The end of Yaakov’s life is instructive. First of all, carrying on ye olde family tradition, he blessed Yosef’s younger son, Efrayim/Ephraim, over the older, Menasheh/Manasseh, making all sorts of interesting predictions about their respective futures that traditionalists will ascribe to HaShem’s guidance and non-traditionalists such as me will point to as proof positive that these words were written down long after the events that Yaakov predicted had already taken place. Ditto for Yaakov’s blessings of just about all of his sons. How could he have known that the tribe of Judah/Yehudah would end up being the family of the kings of “Judea”/Yehudah? How could he have known that the tribe of Z’vulun/Zebulun would be seaside dwellers? As for Yaakov’s cursing of Shim'on/Simeon/Simon and Levi for their slaughter of all the men of Shechem in revenge for the rape of their sister Dina by one of them, a lot of good that did—the tribes of Shim'on and Levi ended up divided and scattered, all right, but the tribe of Levi became the tribe of the future Mishkan/ Sanctuary’s and Mikdash/ Temple’s priests and “assistants.” Some punishment.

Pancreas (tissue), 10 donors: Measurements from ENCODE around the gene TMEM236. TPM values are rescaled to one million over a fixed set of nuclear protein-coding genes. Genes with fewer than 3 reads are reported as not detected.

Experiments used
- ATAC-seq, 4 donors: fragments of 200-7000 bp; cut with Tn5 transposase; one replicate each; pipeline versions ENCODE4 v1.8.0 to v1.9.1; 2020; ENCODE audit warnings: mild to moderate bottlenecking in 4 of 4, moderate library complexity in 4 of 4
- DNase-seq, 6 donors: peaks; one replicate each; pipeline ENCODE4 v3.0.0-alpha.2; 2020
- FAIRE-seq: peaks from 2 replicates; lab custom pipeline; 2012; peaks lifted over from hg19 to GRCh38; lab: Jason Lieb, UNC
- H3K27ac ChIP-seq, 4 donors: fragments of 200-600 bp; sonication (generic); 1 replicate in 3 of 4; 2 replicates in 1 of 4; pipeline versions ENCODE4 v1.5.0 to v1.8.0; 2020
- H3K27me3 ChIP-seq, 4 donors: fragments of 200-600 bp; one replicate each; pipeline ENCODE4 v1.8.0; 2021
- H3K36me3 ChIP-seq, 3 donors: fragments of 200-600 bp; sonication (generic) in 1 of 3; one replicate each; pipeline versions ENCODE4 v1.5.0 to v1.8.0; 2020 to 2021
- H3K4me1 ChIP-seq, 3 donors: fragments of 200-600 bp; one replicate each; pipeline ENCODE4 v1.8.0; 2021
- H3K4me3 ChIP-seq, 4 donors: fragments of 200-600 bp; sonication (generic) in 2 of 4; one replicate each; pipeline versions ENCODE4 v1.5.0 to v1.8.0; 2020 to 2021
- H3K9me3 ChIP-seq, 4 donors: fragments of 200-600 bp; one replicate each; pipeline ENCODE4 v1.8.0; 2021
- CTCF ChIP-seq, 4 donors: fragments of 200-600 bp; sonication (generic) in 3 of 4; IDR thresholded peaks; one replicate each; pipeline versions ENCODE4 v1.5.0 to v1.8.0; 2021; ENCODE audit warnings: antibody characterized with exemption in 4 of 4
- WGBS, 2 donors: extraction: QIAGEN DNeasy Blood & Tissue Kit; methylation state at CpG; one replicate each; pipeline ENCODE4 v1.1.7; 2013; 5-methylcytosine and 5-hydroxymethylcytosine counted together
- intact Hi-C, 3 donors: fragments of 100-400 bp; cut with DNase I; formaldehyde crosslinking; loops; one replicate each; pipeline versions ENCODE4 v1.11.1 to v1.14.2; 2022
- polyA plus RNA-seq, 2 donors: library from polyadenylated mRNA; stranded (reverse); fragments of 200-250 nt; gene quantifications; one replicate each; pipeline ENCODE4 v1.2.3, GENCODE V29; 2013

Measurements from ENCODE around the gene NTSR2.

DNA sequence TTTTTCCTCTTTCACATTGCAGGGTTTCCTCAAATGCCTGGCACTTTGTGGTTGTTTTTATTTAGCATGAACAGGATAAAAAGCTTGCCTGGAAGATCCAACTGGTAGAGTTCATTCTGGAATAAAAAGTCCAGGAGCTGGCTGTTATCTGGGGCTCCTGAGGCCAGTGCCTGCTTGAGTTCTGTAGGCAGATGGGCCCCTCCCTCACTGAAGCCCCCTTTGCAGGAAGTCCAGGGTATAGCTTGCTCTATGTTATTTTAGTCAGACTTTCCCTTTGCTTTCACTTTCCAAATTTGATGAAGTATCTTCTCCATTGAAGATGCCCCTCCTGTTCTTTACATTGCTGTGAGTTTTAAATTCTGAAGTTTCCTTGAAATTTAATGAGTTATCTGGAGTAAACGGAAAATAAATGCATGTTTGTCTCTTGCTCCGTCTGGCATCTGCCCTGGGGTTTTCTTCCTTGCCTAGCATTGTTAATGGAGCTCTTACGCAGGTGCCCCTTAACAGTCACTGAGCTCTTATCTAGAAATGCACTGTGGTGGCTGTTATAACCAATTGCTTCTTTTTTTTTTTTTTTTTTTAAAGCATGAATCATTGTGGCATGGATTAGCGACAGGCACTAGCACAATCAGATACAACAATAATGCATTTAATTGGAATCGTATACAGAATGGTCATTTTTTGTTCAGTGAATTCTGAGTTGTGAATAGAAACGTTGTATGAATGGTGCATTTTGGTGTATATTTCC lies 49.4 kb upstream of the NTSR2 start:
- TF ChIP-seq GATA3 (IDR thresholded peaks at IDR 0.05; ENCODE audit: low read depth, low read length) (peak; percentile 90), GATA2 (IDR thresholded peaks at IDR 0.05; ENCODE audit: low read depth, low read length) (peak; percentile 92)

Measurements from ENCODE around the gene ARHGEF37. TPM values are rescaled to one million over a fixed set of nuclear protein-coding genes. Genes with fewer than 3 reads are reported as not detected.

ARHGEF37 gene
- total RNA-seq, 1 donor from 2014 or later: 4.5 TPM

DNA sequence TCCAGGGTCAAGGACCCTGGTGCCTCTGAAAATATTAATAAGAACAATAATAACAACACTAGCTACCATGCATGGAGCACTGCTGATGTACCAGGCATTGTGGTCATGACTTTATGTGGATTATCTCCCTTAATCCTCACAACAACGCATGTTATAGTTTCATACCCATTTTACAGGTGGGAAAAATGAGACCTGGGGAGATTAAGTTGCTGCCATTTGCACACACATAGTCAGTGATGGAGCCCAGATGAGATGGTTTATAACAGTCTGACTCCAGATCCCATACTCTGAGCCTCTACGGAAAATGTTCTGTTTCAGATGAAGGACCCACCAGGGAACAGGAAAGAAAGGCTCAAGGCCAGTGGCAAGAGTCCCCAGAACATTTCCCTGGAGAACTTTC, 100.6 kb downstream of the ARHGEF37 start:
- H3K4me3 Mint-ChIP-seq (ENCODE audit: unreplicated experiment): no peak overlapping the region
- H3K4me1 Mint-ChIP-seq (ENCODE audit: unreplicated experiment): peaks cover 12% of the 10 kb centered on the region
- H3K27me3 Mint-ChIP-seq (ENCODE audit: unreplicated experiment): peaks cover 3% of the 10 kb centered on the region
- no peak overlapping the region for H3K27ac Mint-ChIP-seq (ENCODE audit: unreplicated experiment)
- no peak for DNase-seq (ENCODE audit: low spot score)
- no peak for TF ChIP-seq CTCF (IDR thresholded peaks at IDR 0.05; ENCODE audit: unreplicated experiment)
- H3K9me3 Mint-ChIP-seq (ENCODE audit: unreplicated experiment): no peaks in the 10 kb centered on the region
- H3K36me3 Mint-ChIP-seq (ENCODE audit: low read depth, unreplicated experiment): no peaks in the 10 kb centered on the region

After Yaakov’s death and burial, the brothers sent Yosef a message that their father had asked him to forgive them. Naturally, this statement is nowhere recorded previously in the text. What a surprise . . . not. But Yosef, possibly figuring that he’d already had his revenge, assured them of his forgiveness and continued support. The “brat” didn’t turn out so badly, after all.

Tuesday, December 14, 2004

A look at Chanukah's historic origins from Mis-nagid (by way of DovBear)

In a December 12, 2004 post, DovBear at provided a hyperlink to a fascinating explanation of Chanukah, "Frum Fantasy or How a Legend Spawned an Industry," posted by Mis-nagid at . Sorry I didn't think to post this earlier.